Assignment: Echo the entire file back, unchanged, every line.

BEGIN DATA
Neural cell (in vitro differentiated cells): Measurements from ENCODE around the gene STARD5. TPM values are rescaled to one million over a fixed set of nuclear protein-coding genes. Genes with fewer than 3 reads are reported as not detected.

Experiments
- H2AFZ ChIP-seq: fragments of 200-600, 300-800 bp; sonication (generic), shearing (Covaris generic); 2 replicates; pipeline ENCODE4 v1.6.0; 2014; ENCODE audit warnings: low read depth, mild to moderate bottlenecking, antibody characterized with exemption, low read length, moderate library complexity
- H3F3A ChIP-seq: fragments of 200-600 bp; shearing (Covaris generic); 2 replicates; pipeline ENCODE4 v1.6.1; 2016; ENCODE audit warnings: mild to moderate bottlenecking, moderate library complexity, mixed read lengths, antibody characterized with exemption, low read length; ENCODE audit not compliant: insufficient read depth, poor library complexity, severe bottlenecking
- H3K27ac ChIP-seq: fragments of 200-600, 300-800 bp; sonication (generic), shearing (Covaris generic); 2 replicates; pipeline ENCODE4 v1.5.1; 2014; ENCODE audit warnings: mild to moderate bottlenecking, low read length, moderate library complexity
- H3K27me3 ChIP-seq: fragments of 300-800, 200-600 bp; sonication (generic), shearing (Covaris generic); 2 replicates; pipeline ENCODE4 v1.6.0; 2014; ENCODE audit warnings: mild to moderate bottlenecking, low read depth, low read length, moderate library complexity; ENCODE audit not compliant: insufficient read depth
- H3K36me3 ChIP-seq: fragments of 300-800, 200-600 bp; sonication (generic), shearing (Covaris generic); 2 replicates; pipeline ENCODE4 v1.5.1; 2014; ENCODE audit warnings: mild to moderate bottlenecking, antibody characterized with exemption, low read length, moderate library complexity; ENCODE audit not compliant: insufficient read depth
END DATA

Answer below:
Neural cell (in vitro differentiated cells): Measurements from ENCODE around the gene STARD5. TPM values are rescaled to one million over a fixed set of nuclear protein-coding genes. Genes with fewer than 3 reads are reported as not detected.

Experiments
- H2AFZ ChIP-seq: fragments of 200-600, 300-800 bp; sonication (generic), shearing (Covaris generic); 2 replicates; pipeline ENCODE4 v1.6.0; 2014; ENCODE audit warnings: low read depth, mild to moderate bottlenecking, antibody characterized with exemption, low read length, moderate library complexity
- H3F3A ChIP-seq: fragments of 200-600 bp; shearing (Covaris generic); 2 replicates; pipeline ENCODE4 v1.6.1; 2016; ENCODE audit warnings: mild to moderate bottlenecking, moderate library complexity, mixed read lengths, antibody characterized with exemption, low read length; ENCODE audit not compliant: insufficient read depth, poor library complexity, severe bottlenecking
- H3K27ac ChIP-seq: fragments of 200-600, 300-800 bp; sonication (generic), shearing (Covaris generic); 2 replicates; pipeline ENCODE4 v1.5.1; 2014; ENCODE audit warnings: mild to moderate bottlenecking, low read length, moderate library complexity
- H3K27me3 ChIP-seq: fragments of 300-800, 200-600 bp; sonication (generic), shearing (Covaris generic); 2 replicates; pipeline ENCODE4 v1.6.0; 2014; ENCODE audit warnings: mild to moderate bottlenecking, low read depth, low read length, moderate library complexity; ENCODE audit not compliant: insufficient read depth
- H3K36me3 ChIP-seq: fragments of 300-800, 200-600 bp; sonication (generic), shearing (Covaris generic); 2 replicates; pipeline ENCODE4 v1.5.1; 2014; ENCODE audit warnings: mild to moderate bottlenecking, antibody characterized with exemption, low read length, moderate library complexity; ENCODE audit not compliant: insufficient read depth